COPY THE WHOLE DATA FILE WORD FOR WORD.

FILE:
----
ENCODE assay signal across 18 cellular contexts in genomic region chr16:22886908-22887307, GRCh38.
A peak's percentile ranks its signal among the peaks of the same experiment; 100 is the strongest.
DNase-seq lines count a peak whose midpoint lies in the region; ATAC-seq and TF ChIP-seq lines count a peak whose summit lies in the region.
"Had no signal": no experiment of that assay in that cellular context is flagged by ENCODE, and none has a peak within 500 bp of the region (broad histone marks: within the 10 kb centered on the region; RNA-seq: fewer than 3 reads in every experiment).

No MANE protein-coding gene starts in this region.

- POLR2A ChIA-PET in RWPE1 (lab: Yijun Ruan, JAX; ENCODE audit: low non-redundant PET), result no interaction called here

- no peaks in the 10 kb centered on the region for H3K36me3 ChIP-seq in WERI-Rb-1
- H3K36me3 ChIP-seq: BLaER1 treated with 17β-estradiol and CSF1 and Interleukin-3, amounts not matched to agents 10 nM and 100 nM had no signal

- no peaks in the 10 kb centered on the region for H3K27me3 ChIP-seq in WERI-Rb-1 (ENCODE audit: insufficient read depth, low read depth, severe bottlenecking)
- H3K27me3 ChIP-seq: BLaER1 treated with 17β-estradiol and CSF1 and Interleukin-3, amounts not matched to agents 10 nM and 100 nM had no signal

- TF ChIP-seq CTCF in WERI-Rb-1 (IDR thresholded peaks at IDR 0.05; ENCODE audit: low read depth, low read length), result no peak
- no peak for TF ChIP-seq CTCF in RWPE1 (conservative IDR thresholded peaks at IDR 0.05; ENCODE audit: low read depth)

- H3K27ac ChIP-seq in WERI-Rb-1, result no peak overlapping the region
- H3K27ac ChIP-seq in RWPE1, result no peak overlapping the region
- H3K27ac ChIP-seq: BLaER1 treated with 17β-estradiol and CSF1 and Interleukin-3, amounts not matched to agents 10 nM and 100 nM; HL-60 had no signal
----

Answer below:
ENCODE assay signal across 18 cellular contexts in genomic region chr16:22886908-22887307, GRCh38.
A peak's percentile ranks its signal among the peaks of the same experiment; 100 is the strongest.
DNase-seq lines count a peak whose midpoint lies in the region; ATAC-seq and TF ChIP-seq lines count a peak whose summit lies in the region.
"Had no signal": no experiment of that assay in that cellular context is flagged by ENCODE, and none has a peak within 500 bp of the region (broad histone marks: within the 10 kb centered on the region; RNA-seq: fewer than 3 reads in every experiment).

No MANE protein-coding gene starts in this region.

- POLR2A ChIA-PET in RWPE1 (lab: Yijun Ruan, JAX; ENCODE audit: low non-redundant PET), result no interaction called here

- no peaks in the 10 kb centered on the region for H3K36me3 ChIP-seq in WERI-Rb-1
- H3K36me3 ChIP-seq: BLaER1 treated with 17β-estradiol and CSF1 and Interleukin-3, amounts not matched to agents 10 nM and 100 nM had no signal

- no peaks in the 10 kb centered on the region for H3K27me3 ChIP-seq in WERI-Rb-1 (ENCODE audit: insufficient read depth, low read depth, severe bottlenecking)
- H3K27me3 ChIP-seq: BLaER1 treated with 17β-estradiol and CSF1 and Interleukin-3, amounts not matched to agents 10 nM and 100 nM had no signal

- TF ChIP-seq CTCF in WERI-Rb-1 (IDR thresholded peaks at IDR 0.05; ENCODE audit: low read depth, low read length), result no peak
- no peak for TF ChIP-seq CTCF in RWPE1 (conservative IDR thresholded peaks at IDR 0.05; ENCODE audit: low read depth)

- H3K27ac ChIP-seq in WERI-Rb-1, result no peak overlapping the region
- H3K27ac ChIP-seq in RWPE1, result no peak overlapping the region
- H3K27ac ChIP-seq: BLaER1 treated with 17β-estradiol and CSF1 and Interleukin-3, amounts not matched to agents 10 nM and 100 nM; HL-60 had no signal